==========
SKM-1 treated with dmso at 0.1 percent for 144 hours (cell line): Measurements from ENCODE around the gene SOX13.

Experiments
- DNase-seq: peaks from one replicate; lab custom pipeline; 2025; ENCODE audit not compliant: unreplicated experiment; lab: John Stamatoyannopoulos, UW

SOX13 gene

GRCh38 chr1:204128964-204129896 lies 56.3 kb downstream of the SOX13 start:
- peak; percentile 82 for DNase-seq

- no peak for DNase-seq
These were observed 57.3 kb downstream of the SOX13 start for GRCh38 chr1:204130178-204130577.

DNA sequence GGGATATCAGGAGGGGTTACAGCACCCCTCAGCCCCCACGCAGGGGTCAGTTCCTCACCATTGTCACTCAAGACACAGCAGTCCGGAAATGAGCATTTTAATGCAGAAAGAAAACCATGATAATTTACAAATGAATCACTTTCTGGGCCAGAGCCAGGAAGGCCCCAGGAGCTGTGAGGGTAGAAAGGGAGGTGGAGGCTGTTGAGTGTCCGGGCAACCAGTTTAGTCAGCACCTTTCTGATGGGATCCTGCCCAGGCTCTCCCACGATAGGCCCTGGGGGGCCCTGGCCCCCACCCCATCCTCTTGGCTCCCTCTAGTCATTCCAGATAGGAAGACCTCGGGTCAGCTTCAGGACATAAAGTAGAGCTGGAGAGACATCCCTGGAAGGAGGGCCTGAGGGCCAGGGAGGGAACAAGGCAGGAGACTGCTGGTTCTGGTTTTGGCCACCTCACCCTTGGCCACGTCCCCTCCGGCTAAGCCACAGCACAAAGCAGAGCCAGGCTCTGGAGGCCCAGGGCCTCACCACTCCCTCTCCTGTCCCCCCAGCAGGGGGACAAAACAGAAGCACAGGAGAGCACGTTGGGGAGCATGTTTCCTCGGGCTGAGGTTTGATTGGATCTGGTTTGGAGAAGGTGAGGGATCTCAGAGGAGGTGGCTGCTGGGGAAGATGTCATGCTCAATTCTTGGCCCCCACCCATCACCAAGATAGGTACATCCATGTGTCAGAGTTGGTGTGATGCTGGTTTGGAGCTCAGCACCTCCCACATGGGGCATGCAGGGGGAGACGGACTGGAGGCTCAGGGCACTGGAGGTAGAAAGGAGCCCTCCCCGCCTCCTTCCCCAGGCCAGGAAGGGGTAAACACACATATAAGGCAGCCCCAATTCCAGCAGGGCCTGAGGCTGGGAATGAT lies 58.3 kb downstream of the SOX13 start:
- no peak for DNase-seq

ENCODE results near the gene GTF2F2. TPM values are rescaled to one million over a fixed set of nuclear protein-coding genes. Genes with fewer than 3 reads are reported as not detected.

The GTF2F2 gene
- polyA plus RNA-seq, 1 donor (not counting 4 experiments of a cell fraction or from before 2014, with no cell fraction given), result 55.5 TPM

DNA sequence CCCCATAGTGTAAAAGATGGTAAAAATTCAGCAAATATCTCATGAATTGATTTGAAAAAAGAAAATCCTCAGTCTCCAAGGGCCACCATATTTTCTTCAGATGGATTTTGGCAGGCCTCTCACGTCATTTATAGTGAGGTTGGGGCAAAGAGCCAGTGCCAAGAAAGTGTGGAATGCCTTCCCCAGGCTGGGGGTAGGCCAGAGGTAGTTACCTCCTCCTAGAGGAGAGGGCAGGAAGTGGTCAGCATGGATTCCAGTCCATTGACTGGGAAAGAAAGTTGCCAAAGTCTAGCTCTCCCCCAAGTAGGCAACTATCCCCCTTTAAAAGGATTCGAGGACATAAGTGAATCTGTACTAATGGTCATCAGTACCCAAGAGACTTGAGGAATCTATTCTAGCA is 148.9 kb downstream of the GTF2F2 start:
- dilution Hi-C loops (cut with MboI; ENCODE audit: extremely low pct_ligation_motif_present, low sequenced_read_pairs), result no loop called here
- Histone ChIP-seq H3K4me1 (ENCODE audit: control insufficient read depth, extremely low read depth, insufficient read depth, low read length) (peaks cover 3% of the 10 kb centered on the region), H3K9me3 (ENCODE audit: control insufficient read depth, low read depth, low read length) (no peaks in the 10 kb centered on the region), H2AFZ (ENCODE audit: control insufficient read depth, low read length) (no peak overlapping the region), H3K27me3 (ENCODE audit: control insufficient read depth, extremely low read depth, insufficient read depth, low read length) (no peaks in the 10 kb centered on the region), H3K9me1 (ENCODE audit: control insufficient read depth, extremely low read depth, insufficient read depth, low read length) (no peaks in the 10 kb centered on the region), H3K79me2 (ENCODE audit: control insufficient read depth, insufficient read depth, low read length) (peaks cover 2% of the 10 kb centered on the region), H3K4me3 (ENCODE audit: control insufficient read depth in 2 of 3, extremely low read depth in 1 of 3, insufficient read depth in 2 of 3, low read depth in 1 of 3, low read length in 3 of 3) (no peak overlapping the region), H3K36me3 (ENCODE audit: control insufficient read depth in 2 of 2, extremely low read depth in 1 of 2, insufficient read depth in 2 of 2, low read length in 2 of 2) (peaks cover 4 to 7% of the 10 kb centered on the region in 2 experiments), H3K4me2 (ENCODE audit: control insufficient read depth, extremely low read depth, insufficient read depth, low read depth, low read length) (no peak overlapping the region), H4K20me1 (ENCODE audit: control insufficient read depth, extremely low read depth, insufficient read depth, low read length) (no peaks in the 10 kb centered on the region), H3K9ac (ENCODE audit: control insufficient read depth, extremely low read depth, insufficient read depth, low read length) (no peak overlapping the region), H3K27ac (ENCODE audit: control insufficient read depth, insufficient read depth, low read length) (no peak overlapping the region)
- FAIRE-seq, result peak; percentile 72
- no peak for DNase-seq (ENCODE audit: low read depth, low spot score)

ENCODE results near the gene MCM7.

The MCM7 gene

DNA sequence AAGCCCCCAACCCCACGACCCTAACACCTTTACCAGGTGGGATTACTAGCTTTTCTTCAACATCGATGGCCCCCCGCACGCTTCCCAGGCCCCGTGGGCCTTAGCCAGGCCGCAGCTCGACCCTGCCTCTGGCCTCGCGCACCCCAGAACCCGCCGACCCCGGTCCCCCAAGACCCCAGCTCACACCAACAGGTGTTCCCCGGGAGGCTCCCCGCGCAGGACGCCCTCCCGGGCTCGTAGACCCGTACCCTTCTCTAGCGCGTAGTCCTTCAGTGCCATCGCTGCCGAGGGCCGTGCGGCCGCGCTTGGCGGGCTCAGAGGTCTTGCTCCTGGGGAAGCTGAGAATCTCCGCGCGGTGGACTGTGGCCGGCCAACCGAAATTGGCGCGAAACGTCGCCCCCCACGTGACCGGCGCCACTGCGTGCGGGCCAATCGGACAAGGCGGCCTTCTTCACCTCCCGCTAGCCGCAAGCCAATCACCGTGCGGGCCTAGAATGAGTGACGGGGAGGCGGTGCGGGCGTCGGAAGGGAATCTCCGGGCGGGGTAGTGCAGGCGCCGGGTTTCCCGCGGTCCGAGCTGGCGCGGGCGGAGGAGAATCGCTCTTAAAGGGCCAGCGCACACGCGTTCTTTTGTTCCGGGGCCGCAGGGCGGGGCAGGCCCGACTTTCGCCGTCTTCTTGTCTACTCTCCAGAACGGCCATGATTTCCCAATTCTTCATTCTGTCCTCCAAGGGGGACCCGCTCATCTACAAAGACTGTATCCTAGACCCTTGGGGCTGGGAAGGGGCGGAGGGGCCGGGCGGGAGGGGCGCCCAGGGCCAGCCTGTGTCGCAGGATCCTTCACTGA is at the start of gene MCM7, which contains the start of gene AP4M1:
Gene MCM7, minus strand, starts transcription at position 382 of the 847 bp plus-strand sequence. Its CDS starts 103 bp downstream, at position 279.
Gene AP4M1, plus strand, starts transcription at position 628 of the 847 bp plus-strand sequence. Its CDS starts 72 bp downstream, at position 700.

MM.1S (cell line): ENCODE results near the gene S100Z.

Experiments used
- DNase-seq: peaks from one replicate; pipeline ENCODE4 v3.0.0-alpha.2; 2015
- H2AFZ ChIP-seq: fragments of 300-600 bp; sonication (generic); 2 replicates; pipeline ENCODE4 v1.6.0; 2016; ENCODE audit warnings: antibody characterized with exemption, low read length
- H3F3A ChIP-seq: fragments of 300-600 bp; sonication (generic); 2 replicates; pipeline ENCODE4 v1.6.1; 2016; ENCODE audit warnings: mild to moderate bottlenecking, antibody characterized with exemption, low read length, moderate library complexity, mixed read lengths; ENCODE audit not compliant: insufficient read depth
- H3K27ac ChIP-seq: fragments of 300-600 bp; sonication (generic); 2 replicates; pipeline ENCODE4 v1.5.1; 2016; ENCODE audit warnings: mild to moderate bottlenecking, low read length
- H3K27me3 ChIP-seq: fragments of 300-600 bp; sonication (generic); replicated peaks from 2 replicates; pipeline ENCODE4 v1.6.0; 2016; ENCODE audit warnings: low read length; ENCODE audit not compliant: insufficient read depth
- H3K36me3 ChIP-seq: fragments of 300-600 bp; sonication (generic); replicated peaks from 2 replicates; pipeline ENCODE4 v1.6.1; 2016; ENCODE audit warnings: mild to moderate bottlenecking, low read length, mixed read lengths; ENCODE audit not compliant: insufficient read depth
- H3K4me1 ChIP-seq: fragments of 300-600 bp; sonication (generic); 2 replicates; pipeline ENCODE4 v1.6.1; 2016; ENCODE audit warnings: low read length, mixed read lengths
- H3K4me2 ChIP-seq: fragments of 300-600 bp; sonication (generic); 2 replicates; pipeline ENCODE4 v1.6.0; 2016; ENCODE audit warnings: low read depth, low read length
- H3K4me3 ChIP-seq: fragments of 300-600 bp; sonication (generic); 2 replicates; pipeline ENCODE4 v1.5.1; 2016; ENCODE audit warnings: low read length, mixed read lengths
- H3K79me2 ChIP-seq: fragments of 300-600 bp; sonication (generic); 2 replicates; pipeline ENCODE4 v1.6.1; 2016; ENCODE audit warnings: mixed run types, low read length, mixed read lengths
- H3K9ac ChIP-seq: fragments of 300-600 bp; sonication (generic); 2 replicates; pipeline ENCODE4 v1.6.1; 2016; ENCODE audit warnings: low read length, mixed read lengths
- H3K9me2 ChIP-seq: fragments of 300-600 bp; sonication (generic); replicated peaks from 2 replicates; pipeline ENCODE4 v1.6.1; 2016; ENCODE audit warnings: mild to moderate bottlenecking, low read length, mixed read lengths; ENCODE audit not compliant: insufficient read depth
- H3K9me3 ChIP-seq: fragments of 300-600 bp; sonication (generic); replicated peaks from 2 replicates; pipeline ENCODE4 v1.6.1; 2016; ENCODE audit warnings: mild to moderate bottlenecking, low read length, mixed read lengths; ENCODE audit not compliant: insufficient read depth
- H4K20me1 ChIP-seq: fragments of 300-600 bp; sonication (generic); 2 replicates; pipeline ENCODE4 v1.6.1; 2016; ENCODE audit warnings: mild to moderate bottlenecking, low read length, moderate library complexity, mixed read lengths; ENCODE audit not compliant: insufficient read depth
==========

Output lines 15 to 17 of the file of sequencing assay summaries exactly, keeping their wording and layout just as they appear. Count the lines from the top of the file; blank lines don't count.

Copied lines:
- dilution Hi-C loops (cut with MboI; ENCODE audit: extremely low pct_ligation_motif_present, low sequenced_read_pairs), result no loop called here
- Histone ChIP-seq H3K4me1 (ENCODE audit: control insufficient read depth, extremely low read depth, insufficient read depth, low read length) (peaks cover 3% of the 10 kb centered on the region), H3K9me3 (ENCODE audit: control insufficient read depth, low read depth, low read length) (no peaks in the 10 kb centered on the region), H2AFZ (ENCODE audit: control insufficient read depth, low read length) (no peak overlapping the region), H3K27me3 (ENCODE audit: control insufficient read depth, extremely low read depth, insufficient read depth, low read length) (no peaks in the 10 kb centered on the region), H3K9me1 (ENCODE audit: control insufficient read depth, extremely low read depth, insufficient read depth, low read length) (no peaks in the 10 kb centered on the region), H3K79me2 (ENCODE audit: control insufficient read depth, insufficient read depth, low read length) (peaks cover 2% of the 10 kb centered on the region), H3K4me3 (ENCODE audit: control insufficient read depth in 2 of 3, extremely low read depth in 1 of 3, insufficient read depth in 2 of 3, low read depth in 1 of 3, low read length in 3 of 3) (no peak overlapping the region), H3K36me3 (ENCODE audit: control insufficient read depth in 2 of 2, extremely low read depth in 1 of 2, insufficient read depth in 2 of 2, low read length in 2 of 2) (peaks cover 4 to 7% of the 10 kb centered on the region in 2 experiments), H3K4me2 (ENCODE audit: control insufficient read depth, extremely low read depth, insufficient read depth, low read depth, low read length) (no peak overlapping the region), H4K20me1 (ENCODE audit: control insufficient read depth, extremely low read depth, insufficient read depth, low read length) (no peaks in the 10 kb centered on the region), H3K9ac (ENCODE audit: control insufficient read depth, extremely low read depth, insufficient read depth, low read length) (no peak overlapping the region), H3K27ac (ENCODE audit: control insufficient read depth, insufficient read depth, low read length) (no peak overlapping the region)
- FAIRE-seq, result peak; percentile 72